having a function called after the constructor/__init__ is done
aleksandr.goretoy at gmail.com
Tue Mar 17 04:42:34 CET 2009
I use it to close a mysql connection
E. B. White - "Be obscure clearly."
On Mon, Mar 16, 2009 at 10:11 PM, thomas.hansen at gmail.com <
thomas.hansen at gmail.com> wrote:
> Hi all,
> We've been breaking our heads over a good way of accomplishing an
> "on_load" event in our multitouch GUI frameowork PyMT. We think we'd
> like to trigger an "on_load" event after a class is fully instantiated
> (or just a function call for simplicity, so you dont need to worry
> about our specific system). This is so that if I make a subclass of
> some widget, I dont have to overwrite the __init__ method (use super,
> know the args, and pass them) everytime. Maybe I just want to do some
> really basic stuff that doesn't really have anything to do with the
> parent class.
> Anyway. My first attempt was to simply put a call to self.on_load at
> the end of the widget base class. This doesn't work though, because,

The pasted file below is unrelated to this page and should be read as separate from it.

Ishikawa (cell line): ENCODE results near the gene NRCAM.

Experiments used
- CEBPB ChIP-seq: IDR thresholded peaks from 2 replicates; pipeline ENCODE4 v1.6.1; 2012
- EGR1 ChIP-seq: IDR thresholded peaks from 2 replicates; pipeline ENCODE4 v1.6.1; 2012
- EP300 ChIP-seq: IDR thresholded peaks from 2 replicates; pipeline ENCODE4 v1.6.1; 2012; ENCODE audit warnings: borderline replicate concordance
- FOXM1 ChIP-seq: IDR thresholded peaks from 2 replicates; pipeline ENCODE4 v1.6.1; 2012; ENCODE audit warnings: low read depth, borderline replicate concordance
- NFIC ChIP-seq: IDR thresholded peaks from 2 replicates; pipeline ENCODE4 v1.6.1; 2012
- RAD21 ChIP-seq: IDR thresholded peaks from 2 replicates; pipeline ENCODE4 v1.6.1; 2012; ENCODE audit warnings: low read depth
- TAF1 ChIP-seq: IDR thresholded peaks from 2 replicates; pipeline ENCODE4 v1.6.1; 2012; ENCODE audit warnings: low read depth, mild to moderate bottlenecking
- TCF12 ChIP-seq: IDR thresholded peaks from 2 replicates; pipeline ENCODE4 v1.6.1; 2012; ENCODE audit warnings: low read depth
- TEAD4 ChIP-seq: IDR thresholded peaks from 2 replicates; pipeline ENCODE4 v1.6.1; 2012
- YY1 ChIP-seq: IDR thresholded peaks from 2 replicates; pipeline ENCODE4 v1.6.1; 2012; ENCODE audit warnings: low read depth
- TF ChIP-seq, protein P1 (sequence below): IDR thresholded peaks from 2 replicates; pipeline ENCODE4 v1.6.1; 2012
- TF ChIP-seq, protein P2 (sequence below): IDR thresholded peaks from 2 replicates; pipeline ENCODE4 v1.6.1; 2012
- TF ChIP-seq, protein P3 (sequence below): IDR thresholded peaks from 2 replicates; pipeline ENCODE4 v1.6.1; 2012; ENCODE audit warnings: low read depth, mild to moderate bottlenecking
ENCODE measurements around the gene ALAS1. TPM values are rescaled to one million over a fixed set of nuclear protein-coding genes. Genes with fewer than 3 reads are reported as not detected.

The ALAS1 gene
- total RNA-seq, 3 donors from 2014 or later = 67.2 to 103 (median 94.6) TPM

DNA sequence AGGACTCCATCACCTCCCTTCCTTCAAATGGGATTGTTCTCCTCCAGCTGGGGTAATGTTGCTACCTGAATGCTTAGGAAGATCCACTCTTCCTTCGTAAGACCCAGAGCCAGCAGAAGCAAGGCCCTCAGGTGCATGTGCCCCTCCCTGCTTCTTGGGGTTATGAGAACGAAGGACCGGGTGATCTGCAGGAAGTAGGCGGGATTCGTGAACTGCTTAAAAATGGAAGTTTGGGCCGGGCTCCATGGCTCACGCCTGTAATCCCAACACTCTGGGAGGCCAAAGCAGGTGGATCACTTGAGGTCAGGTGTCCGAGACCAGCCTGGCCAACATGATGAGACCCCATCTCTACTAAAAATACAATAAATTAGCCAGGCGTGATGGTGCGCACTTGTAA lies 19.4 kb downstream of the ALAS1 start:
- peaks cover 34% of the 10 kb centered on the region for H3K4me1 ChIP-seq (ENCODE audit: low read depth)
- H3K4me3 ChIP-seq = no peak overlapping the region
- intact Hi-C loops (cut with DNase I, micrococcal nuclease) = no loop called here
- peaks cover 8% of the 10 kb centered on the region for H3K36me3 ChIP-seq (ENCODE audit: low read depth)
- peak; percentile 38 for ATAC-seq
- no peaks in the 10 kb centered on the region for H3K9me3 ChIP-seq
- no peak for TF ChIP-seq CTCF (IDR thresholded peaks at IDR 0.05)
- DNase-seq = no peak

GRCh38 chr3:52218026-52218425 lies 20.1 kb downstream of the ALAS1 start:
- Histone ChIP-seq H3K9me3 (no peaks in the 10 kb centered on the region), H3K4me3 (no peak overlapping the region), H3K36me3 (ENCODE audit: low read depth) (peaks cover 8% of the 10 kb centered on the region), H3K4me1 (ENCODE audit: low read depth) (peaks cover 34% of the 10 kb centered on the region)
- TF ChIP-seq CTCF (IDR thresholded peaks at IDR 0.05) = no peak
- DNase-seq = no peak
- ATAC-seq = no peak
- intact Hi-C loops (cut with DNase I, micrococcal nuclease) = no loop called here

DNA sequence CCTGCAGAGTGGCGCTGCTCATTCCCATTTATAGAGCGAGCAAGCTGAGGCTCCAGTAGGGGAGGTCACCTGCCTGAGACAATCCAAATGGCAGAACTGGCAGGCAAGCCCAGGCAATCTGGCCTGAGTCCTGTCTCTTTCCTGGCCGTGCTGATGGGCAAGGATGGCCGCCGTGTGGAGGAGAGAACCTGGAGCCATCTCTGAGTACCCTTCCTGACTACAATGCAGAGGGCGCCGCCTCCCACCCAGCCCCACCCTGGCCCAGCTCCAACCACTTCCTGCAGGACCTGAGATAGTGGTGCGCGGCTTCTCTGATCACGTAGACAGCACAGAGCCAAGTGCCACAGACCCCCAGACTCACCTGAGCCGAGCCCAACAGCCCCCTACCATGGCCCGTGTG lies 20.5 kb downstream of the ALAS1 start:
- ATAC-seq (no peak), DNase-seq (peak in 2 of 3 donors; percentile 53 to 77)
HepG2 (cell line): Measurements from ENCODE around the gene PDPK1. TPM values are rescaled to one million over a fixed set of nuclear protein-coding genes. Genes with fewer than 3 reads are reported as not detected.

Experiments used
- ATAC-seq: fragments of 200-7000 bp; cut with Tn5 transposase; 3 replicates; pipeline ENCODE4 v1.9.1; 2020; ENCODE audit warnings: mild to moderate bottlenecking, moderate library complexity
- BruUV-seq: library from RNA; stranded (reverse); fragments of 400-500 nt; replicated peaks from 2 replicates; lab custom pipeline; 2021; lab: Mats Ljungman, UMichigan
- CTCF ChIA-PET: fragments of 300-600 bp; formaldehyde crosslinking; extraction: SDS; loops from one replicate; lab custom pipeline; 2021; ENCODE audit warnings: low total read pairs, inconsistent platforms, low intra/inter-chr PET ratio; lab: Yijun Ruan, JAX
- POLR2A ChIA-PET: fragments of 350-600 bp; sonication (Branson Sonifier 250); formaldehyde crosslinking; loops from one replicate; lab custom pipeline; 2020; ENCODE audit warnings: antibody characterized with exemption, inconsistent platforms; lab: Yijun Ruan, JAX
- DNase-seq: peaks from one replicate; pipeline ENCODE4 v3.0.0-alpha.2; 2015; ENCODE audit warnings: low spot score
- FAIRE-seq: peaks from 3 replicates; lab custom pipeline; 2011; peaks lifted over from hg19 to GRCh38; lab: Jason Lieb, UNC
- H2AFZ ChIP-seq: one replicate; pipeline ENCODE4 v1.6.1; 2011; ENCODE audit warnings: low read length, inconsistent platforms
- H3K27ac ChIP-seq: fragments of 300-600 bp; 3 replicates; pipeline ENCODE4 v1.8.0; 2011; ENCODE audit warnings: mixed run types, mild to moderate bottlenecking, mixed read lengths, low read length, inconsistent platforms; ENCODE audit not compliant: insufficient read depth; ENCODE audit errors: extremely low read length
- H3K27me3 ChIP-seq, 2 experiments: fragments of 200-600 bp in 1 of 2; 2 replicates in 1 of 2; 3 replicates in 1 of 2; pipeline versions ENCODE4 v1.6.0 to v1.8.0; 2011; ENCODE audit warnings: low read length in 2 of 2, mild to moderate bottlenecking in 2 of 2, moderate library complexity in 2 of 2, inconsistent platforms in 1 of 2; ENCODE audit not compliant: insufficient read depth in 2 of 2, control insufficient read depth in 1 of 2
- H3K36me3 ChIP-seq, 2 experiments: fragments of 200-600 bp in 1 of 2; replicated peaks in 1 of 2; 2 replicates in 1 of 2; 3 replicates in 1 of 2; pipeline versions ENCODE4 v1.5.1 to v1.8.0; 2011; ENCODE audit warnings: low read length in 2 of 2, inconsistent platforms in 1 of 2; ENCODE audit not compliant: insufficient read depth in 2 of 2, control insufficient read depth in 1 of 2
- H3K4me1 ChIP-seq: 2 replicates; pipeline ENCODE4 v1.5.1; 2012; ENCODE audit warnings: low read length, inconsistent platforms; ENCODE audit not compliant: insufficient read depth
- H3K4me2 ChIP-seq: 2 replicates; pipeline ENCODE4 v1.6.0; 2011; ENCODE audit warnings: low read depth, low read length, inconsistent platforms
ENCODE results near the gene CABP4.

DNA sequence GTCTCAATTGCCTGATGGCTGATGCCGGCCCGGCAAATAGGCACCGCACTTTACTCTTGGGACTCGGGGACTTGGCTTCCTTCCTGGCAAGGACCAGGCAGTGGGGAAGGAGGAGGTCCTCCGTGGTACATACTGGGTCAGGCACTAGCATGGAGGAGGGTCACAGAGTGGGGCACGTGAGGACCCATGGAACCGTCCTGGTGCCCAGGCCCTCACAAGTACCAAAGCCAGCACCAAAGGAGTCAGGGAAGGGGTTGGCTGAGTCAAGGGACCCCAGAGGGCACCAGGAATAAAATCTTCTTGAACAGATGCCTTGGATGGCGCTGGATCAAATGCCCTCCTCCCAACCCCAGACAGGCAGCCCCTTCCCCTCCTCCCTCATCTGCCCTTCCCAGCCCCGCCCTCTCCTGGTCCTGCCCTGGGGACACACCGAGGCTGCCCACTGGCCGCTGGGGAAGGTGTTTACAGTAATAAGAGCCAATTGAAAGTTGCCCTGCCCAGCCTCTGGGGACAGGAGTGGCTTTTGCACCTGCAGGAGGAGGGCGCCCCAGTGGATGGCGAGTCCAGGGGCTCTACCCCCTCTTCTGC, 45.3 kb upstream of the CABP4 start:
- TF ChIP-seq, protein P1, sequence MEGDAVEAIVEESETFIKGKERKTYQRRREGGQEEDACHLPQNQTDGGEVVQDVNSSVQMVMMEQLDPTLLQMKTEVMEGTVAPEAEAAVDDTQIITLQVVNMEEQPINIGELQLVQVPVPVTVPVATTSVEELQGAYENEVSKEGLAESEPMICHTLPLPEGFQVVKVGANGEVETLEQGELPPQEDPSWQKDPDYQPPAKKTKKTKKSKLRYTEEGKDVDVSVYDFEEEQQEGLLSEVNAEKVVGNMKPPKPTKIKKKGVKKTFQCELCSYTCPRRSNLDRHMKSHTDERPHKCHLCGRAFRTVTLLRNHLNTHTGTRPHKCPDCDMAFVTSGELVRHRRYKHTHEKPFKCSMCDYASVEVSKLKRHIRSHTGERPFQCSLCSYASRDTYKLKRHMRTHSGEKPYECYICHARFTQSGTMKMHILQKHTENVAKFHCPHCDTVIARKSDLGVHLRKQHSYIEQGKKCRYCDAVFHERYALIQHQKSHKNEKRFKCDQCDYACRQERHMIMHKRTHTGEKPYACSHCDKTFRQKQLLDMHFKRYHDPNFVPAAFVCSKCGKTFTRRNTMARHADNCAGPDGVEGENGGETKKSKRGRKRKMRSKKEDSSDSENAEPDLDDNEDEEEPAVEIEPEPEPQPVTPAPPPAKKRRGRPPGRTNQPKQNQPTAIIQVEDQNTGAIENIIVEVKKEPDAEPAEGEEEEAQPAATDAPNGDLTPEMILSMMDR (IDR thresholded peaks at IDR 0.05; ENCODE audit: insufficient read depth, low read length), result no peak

> if I subclass it and do things after the call to super.__init__,
> on_load will be called before the constructor finishes (when the top
> most parent class __init__ finishes)
> We've sort of managed to achieve this by using a decorator that
> changes the __init__ function. but even this doesnt seem like the
> best way to do this. a) I now have to decorate every constructor i
> ever write. b) it seems impossible to make it so that it only happens
> once after the object is actually instantiated (since i have a
> decorator on all my constructors..each constructor in the inheritance
> line will call on_load once)
> Can I do something fancy with metaclasses here? I think I could kind
> of do this by making all my classes use __new__, and then essentially
> use __init__ as what i want on_load to be...but that just seems really
> nasty and unpythonic. not to speak about the confusion it would cause
> with people trying to figure out the library.
> So any ideas on how to get a function called on an object just after
> __init__ is done executing?
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